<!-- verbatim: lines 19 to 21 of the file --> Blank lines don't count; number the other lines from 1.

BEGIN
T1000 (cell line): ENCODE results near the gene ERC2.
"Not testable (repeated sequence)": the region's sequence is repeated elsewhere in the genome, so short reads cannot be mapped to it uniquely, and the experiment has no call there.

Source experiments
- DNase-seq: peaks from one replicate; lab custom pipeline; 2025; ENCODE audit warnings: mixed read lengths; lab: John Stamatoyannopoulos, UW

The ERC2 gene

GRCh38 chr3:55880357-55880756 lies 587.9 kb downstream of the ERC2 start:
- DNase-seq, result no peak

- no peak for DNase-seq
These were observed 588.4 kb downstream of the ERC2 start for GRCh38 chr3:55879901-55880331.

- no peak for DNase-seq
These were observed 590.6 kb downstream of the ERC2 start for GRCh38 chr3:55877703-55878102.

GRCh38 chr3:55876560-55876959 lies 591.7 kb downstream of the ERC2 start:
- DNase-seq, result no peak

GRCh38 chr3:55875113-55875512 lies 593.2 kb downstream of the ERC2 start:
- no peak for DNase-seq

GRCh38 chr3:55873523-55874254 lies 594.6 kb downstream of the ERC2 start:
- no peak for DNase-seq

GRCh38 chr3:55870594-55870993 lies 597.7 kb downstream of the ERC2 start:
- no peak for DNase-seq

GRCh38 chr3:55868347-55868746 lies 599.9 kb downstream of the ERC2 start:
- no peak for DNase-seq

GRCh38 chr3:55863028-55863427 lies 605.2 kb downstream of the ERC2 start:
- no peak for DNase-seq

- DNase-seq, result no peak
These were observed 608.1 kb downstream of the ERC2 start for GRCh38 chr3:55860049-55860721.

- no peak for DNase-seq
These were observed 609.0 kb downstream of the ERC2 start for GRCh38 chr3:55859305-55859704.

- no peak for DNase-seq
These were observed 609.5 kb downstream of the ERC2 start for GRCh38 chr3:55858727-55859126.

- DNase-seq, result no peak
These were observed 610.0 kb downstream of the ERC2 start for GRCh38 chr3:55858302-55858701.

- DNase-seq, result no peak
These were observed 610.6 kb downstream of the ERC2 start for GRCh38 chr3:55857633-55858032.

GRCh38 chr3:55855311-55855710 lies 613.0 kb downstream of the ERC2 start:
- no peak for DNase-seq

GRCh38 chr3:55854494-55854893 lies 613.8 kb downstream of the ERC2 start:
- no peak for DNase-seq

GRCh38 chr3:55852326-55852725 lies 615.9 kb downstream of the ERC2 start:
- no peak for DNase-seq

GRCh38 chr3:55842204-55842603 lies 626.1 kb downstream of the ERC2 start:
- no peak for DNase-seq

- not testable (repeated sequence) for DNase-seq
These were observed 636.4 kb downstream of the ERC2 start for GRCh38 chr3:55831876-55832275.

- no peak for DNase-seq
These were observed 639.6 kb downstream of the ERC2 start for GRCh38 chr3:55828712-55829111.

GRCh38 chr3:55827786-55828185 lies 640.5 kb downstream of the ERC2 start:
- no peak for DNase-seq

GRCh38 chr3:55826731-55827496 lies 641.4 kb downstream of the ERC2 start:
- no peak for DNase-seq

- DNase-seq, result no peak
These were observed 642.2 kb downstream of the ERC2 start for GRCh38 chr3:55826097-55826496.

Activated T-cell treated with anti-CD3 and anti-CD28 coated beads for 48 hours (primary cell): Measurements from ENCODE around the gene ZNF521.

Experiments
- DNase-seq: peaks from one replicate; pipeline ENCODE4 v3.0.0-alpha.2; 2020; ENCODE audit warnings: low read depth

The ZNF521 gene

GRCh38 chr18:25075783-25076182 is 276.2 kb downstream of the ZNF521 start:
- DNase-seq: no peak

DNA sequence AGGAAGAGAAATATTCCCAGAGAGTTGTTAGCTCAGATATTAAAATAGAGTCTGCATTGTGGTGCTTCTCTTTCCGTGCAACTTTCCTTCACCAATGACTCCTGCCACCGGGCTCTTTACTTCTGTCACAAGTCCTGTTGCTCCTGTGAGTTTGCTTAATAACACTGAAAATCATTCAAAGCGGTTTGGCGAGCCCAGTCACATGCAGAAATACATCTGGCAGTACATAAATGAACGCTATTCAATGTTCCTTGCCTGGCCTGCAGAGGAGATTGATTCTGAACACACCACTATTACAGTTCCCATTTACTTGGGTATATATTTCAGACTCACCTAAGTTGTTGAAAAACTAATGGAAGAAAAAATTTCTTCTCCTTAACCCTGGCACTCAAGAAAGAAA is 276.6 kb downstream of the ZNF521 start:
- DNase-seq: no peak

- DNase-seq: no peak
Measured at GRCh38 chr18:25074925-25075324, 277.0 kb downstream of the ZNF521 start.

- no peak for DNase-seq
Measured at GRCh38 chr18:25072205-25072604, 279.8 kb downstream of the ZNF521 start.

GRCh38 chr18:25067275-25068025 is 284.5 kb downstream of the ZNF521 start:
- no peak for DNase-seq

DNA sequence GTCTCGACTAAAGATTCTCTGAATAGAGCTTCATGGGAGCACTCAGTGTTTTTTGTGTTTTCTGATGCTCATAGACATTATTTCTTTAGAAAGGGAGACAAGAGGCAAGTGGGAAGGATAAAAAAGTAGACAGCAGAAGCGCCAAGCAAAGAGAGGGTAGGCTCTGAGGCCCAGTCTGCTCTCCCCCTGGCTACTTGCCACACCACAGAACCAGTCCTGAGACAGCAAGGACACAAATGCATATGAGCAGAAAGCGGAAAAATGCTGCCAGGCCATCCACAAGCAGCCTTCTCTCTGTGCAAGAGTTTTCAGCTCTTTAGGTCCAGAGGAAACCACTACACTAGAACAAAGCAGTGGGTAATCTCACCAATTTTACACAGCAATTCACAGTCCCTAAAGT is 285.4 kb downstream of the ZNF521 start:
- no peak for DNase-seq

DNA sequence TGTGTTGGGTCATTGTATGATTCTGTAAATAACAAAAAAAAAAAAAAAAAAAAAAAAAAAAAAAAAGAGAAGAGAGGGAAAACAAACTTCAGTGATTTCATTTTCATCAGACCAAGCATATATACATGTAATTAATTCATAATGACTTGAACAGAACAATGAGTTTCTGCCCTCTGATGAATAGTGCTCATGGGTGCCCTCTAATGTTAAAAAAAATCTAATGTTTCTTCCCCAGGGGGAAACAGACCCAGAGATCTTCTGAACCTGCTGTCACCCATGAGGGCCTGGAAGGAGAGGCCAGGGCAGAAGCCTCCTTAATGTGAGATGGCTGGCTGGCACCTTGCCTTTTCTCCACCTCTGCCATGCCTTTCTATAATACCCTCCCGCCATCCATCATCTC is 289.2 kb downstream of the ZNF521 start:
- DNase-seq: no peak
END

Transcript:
- no peak for DNase-seq

GRCh38 chr3:55868347-55868746 lies 599.9 kb downstream of the ERC2 start:
- no peak for DNase-seq